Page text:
Although these exercises will help pack on more lower-arm mass, you'll also build some serious size simply by performing basic barbell and dumbbell exercises. Deadlifts, shrugs, barbell rows, dumbbell rows, chins, upright rows and lateral raises will indirectly develop the forearms. Mike Mentzer, although undoubtedly very genetically gifted, often boasted that he did no direct forearm work, but his forearm muscles were developed by performing heavy basic exercises. Use the basic exercises with heavy weights along with some direct lower-arm movements, and you'll forge a pair of fantastic forearms.

Q: Could you please look over my training routine and let me know if it's good for putting on size? I've been training very hard for the past three years, but I'm still stuck at 180 pounds. I desperately want to get to 200 by the summer. Here's how I'm training now: Monday: chest and abs; Tuesday: arms; Wednesday: back; Thursday: legs; Friday: shoulders and traps; Saturday and Sunday: off.

A: I think you're training too many days in a row to put on the size you're looking for. It also looks as if you're not training your bodyparts in the correct order to avoid overtraining. For example, you train arms the day before you train your back. Since the biceps are strongly involved in back training, how can you effectively train your back with heavy resistance the day after you bomb your biceps? Another example is training your legs the day after you train your back. If you're using basic movements such as barbell rows, T-bar rows and deadlifts, you should (if you trained hard enough) have a difficult time using heavy weights on squats and stiff-legged deadlifts the very next day.

I think you're training too many days in a row to put on the size you're looking for. It also looks as if you're not training your bodyparts in the correct order to avoid overtraining. For example, you train arms the day before you train your back. Since the biceps are strongly involved in back training, how can you effectively train your back with heavy resistance the day after you bomb your biceps? Another example is training your legs the day after you train your back. If you're using basic movements such as barbell rows, T-bar rows and deadlifts, you should (if you trained hard enough) have a difficult time using heavy weights on squats and stiff-legged deadlifts the very next day.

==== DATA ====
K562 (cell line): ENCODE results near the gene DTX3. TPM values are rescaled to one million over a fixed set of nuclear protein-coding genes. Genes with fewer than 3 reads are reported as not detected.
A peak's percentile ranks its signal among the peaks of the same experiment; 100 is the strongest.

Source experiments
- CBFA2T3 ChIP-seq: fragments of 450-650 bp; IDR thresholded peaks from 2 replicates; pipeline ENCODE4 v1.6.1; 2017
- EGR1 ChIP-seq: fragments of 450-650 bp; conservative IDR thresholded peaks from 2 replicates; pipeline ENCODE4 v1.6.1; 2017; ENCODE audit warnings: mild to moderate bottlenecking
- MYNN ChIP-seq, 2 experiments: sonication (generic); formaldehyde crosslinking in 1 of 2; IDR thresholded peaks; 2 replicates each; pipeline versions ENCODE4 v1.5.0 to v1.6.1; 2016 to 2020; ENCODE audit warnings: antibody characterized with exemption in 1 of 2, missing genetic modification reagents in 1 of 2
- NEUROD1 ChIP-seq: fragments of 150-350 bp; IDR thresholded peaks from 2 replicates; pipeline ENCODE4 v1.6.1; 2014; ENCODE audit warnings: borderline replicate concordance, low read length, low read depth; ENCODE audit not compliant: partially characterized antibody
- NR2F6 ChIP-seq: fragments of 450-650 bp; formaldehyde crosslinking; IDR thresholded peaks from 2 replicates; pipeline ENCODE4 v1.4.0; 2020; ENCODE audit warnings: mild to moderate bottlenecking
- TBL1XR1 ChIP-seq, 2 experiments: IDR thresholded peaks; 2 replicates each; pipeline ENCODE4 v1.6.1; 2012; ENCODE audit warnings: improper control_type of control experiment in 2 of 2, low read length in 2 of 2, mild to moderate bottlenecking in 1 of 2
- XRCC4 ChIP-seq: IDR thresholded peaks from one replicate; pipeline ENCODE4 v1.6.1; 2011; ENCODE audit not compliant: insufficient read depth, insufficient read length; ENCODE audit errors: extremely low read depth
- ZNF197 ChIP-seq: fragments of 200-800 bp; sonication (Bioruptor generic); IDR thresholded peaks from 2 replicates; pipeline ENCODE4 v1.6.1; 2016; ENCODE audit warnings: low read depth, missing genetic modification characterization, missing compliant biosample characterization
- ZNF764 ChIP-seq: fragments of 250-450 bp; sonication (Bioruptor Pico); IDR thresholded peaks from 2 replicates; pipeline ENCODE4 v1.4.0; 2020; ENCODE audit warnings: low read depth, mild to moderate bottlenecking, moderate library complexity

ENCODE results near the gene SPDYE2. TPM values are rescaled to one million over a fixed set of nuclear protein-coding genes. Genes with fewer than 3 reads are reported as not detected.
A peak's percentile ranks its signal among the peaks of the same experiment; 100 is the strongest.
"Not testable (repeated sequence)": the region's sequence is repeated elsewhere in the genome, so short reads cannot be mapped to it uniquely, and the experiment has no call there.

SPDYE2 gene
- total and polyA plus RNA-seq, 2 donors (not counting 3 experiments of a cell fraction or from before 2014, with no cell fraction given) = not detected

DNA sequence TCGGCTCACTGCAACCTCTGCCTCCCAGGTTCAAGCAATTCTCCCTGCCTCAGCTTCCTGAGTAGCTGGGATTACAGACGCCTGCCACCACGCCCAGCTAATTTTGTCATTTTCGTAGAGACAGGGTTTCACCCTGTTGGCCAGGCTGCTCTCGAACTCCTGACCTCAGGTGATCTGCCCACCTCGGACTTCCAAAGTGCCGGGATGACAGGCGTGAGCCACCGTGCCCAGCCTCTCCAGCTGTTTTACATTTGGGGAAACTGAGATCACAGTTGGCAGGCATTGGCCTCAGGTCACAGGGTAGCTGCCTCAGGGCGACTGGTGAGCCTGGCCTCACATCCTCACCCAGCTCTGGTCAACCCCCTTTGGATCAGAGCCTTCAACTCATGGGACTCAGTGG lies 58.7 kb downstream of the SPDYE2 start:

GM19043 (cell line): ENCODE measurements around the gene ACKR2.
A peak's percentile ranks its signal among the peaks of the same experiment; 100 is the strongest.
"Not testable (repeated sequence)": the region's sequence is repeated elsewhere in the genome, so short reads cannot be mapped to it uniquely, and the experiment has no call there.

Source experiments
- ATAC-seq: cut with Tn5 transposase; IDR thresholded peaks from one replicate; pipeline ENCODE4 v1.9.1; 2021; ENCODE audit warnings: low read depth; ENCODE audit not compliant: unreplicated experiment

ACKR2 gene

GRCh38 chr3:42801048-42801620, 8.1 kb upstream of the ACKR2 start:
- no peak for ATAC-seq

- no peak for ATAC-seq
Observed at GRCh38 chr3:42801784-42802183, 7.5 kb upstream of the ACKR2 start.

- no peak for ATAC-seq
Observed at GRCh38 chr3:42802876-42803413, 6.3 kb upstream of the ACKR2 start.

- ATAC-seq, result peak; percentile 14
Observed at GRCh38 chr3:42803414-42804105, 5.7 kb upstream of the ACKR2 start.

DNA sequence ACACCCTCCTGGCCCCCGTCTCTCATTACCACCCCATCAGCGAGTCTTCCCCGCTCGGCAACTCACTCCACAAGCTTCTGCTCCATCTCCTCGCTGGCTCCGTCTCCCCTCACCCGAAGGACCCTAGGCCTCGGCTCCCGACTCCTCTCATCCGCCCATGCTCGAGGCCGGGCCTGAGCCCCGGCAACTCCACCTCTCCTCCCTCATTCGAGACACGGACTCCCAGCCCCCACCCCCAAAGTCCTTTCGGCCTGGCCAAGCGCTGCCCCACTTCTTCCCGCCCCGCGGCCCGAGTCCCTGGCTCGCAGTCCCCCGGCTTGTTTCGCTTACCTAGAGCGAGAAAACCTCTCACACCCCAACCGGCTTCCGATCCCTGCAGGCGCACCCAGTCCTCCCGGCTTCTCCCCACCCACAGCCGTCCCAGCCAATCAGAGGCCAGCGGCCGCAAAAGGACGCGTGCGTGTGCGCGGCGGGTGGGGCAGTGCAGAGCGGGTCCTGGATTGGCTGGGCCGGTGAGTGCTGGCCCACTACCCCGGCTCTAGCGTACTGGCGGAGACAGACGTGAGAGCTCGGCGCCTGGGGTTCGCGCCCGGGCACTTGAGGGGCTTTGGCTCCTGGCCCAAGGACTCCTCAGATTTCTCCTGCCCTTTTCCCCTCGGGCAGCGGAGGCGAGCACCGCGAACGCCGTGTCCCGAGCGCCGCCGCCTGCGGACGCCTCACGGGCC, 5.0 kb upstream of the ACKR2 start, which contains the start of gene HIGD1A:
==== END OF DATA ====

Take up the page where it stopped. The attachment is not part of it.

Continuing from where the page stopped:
You have to take into account all the muscles you're affecting when you train a certain bodypart. A chest workout involves not only the pecs but also the triceps and deltoids. A heavy-duty back workout will affect the lats, the lower back, the biceps and the rear delts. Training legs effectively requires help from the lower back, glutes and hamstrings as well as the quadriceps. As you can see, no bodypart is an island (to paraphrase poet John Donne).

I always design my workouts so I'm training my delts two to three days after my chest workout. Similarly, my leg workout always precedes my back workout by at least two days. Separating workouts that involve many of the same bodyparts helps to avoid overtraining and injury.

You also need to take into account recuperation for the body as a whole. You're currently training five days in a row. Every time you train, you stress your nervous system as well as the muscles. I think you would gain more size and strength by taking a day off after every two workouts. That would allow your body to recuperate and grow.

Give this routine a try and see if it works better for you:

Monday: Chest and triceps
Tuesday: Legs
Wednesday: Off
Thursday: Deltoids, traps and calves
Friday: Back and biceps
Saturday and Sunday: Off

The schedule is structured so you'll avoid injury and overtraining. You have three days separating your chest and shoulder workouts and three days between your leg and back workouts. You also take a complete day of rest every third day to help with the recuperation process. In fact, this routine is designed so you take your rest days after training the biggest bodyparts (legs and back). Those workouts probably take the most out of you and cause the biggest depletion to your body as a whole.

Now that you have the right workout routine, it's up to you to use the best exercises and train with intensity. Push yourself to use heavier poundages, and keep the sets moderate so you avoid overtraining. Eat enough calories, especially protein and complex carbs, split over six meals per day, and you'll be on your way to reaching your 200-pound goal.

Editor's note: John Hansen has won the Natural Mr. Olympia and is a two-time Natural Mr. Universe winner. Visit his Web site at www.naturalolympia.com. You can write to him at P.O. Box 3003, Darien, IL 60561, or call toll-free 1-800-900-UNIV (8648). IM